Former Norwich statesman Lafayette Foster will be the subject of a talk Tuesday as part of The William B. Stanley Lecture Series. Matthew Warshauer, Central Connecticut State University history professor and co-chairman of the Connecticut Civil War Commemoration Commission, will speak about Foster beginning at 7 p.m. at Slater Auditorium at Norwich Free Academy.
Former Norwich statesman Lafayette Foster will be the subject of a talk Tuesday as part of The William B. Stanley Lecture Series.
Matthew Warshauer, Central Connecticut State University history professor and co-chairman of the Connecticut Civil War Commemoration Commission, will speak about Foster beginning at 7 p.m. at Slater Auditorium at Norwich Free Academy.
The William B. Stanley Lecture Series honors the late William B. Stanley’s passion for Norwich’s rich history by featuring an annual lecture series relevant to the history of Norwich and delivered by an eminent scholar. Stanley founded the Norwich Historical Society in 2001 and served as the organization’s president.
Lafayette S. Foster was born in Franklin Nov. 22, 1806, and after receiving his law degree from Brown University in 1828, he moved to Centerville, Md., where he passed the bar.
Shortly after, he returned to Connecticut and moved to Norwich to study under Calvin Goddard. Historian Francis Caulkins described Foster’s talents as a lawyer this way: “He has acquired an honorable reputation … particularly noted for tact, decision and impartiality.”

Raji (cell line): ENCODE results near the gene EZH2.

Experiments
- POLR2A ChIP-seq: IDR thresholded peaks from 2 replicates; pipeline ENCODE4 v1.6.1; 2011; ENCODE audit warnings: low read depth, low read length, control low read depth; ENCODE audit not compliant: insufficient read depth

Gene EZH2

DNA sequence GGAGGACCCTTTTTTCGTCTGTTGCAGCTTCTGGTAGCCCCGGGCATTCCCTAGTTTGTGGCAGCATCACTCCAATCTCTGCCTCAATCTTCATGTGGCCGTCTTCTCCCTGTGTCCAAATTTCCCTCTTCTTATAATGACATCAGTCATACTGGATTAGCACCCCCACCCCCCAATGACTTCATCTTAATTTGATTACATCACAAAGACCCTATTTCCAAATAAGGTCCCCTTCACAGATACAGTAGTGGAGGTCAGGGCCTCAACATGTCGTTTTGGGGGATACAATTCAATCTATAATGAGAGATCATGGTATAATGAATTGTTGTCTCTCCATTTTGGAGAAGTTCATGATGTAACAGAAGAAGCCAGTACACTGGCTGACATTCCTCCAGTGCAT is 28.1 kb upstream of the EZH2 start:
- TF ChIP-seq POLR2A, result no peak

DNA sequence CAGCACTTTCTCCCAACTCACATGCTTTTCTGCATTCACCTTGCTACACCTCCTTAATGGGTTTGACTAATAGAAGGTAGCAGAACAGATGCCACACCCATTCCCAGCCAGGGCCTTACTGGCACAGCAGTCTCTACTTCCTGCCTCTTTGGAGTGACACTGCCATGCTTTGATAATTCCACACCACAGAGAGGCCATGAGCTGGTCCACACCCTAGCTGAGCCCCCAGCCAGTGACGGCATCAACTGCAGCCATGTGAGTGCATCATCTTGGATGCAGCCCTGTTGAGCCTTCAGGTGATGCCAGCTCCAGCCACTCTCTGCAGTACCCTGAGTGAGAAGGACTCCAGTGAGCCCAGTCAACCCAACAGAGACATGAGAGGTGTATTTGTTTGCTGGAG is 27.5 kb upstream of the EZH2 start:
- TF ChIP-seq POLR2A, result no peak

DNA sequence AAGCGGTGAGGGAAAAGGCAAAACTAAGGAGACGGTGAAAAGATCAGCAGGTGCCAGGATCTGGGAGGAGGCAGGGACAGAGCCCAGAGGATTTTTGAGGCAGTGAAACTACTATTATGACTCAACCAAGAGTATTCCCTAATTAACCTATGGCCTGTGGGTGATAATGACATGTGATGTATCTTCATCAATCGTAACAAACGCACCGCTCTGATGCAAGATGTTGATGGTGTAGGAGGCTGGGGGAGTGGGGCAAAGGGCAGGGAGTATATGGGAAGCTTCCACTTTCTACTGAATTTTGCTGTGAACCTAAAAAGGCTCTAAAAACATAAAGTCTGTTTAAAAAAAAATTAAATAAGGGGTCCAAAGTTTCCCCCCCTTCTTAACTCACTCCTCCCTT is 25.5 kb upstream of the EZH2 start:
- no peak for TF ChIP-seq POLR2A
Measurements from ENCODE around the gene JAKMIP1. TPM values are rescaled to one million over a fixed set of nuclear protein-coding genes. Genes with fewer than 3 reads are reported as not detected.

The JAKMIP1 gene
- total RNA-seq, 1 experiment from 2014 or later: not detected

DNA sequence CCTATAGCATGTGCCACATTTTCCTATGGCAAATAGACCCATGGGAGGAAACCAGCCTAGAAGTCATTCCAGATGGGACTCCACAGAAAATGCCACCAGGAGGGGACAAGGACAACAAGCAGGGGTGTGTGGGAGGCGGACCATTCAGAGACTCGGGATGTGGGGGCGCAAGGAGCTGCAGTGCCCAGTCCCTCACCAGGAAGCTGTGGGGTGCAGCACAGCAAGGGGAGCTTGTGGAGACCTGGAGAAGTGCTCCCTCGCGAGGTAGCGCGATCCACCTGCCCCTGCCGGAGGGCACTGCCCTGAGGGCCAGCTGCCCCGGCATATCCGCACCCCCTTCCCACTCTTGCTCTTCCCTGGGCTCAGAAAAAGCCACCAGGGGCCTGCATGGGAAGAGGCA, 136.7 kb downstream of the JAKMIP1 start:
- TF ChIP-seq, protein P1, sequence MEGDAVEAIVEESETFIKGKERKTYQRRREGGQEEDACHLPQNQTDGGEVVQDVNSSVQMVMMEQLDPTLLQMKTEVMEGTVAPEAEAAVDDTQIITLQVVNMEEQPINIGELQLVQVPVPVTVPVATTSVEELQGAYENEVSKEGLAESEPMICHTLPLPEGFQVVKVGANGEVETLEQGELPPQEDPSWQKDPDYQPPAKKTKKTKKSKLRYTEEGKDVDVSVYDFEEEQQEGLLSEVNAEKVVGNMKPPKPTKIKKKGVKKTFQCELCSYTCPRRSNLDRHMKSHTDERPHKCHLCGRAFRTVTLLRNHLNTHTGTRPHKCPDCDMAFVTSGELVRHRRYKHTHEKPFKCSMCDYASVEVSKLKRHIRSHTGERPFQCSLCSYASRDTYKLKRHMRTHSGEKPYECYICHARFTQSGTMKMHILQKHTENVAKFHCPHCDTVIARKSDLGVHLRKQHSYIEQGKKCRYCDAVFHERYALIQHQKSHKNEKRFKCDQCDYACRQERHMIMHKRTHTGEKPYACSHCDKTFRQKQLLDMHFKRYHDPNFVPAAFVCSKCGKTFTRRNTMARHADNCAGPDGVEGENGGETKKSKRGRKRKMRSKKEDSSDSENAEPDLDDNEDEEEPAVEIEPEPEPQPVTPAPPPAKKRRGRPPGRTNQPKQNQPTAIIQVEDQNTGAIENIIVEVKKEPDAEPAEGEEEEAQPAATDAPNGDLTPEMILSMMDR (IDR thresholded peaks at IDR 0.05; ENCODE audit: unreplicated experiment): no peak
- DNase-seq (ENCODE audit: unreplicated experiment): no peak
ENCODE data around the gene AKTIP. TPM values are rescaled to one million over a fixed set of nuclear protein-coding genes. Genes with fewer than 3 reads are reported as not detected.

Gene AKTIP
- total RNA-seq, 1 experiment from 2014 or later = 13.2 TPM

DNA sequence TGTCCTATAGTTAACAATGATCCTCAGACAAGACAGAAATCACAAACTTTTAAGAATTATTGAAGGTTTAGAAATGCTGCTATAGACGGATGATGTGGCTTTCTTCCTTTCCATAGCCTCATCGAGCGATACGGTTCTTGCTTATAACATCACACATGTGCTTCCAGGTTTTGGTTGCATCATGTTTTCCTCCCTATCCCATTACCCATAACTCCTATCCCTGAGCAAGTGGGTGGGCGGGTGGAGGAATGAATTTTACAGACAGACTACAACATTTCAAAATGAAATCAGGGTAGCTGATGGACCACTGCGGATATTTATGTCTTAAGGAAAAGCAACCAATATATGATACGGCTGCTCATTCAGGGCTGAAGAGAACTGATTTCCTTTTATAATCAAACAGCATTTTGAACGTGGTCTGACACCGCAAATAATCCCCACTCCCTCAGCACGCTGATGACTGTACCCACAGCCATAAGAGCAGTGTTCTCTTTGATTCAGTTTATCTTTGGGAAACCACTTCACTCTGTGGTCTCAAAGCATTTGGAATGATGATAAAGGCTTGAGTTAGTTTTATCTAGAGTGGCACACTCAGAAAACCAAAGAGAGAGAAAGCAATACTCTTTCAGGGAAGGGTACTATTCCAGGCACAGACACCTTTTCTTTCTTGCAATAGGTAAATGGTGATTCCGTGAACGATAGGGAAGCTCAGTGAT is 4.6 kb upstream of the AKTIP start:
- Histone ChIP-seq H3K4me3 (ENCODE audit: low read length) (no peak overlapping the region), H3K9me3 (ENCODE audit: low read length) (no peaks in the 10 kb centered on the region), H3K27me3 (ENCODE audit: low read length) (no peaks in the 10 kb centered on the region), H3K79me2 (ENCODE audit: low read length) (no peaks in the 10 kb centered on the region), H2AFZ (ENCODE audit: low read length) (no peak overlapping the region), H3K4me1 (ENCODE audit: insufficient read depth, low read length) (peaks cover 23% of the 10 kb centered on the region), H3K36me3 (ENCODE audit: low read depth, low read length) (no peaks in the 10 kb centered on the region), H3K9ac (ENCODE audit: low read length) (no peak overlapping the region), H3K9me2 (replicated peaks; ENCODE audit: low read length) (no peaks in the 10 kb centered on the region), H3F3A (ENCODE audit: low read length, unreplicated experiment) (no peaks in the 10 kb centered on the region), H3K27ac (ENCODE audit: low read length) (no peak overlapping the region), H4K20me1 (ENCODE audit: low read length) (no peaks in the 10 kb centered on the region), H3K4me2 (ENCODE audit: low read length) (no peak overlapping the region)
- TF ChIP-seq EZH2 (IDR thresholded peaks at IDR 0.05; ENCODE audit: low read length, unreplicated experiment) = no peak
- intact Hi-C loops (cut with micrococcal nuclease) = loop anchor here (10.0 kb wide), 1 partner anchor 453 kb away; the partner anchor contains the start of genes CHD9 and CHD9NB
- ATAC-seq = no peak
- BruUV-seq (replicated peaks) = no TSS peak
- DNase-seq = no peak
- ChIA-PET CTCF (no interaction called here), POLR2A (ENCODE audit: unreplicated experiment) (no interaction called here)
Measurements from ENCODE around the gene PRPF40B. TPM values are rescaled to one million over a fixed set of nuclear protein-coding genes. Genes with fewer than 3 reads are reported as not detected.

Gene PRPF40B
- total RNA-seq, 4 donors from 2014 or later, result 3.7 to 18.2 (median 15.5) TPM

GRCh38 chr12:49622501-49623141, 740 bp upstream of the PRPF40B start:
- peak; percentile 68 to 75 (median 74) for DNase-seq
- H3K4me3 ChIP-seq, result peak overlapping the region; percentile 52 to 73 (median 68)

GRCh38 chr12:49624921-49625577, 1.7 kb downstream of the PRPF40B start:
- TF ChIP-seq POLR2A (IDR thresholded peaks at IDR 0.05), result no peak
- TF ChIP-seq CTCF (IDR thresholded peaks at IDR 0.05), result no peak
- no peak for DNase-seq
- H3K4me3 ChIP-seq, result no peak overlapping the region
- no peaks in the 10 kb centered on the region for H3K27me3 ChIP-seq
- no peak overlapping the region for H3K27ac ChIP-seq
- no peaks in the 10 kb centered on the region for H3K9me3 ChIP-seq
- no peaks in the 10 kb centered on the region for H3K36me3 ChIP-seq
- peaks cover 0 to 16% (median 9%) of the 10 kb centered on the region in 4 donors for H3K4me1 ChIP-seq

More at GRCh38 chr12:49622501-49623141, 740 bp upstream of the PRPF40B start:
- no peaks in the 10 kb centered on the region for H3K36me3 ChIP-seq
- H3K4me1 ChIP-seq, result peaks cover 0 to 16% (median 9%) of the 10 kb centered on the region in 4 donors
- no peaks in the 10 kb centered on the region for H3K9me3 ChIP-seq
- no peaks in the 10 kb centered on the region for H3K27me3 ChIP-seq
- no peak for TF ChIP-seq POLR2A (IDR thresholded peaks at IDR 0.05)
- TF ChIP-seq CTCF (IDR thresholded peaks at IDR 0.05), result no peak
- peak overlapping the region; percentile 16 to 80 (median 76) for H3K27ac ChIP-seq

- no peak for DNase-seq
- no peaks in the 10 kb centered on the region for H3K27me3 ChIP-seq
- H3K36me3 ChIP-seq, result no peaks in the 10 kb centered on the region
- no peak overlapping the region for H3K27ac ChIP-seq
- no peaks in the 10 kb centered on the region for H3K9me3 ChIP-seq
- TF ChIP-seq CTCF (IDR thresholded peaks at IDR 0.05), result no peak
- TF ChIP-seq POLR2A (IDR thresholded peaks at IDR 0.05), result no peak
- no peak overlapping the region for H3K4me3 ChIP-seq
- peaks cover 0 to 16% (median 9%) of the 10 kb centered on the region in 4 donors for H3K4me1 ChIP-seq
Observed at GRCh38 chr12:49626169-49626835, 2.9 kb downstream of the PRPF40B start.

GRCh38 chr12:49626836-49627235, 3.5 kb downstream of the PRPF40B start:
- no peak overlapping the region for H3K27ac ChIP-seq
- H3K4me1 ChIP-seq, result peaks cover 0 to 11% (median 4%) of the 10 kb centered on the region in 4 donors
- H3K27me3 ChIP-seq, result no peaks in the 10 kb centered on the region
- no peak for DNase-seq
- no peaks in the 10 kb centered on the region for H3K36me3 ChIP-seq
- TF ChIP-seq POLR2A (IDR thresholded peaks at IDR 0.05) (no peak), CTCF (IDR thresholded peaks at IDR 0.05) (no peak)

Foster was an active public servant and served as mayor of Norwich, elected as a state representative, speaker of the state House of Representatives, elected as a Republican senator to the U.S. Senate and served as president pro-tempore of the U.S. Senate.
On the evening of April 14, 1865, President Abraham Lincoln was assassinated. The nation went into mourning; business ceased and many citizens draped their private homes in black curtains. Many Norwich politicians such as Gov. William Buckingham and Foster immediately left for Washington to assist with the tumultuous situation.
Following Lincoln’s assassination, Vice President Andrew Johnson was elevated to president and Foster became acting vice president. John Wilkes Booth and his co-conspirators planned to assassinate not only Lincoln, but Johnson and Secretary of State William Seward as well. Miraculously, Seward survived the attack and George Atzerdot couldn’t bring himself to kill Johnson. However, if the plot did succeed as planned, Norwich’s Lafayette Foster would have become president.
Join Warshauer for a broad look at Foster’s life and an in-depth discussion of his views on slavery, compromise and the Union. Foster served as a pillar of the Norwich Community, his home is on the Norwich Free Academy campus, and he is buried in Yantic Cemetery. The annual lecture series is free, however, in order to continue to provide engaging and educational programs to the public, this year’s lecture series will ask for a $5 donation.
Visit norwichhistoricalsociety.org or the Society’s Facebook page for updated information on this and future events.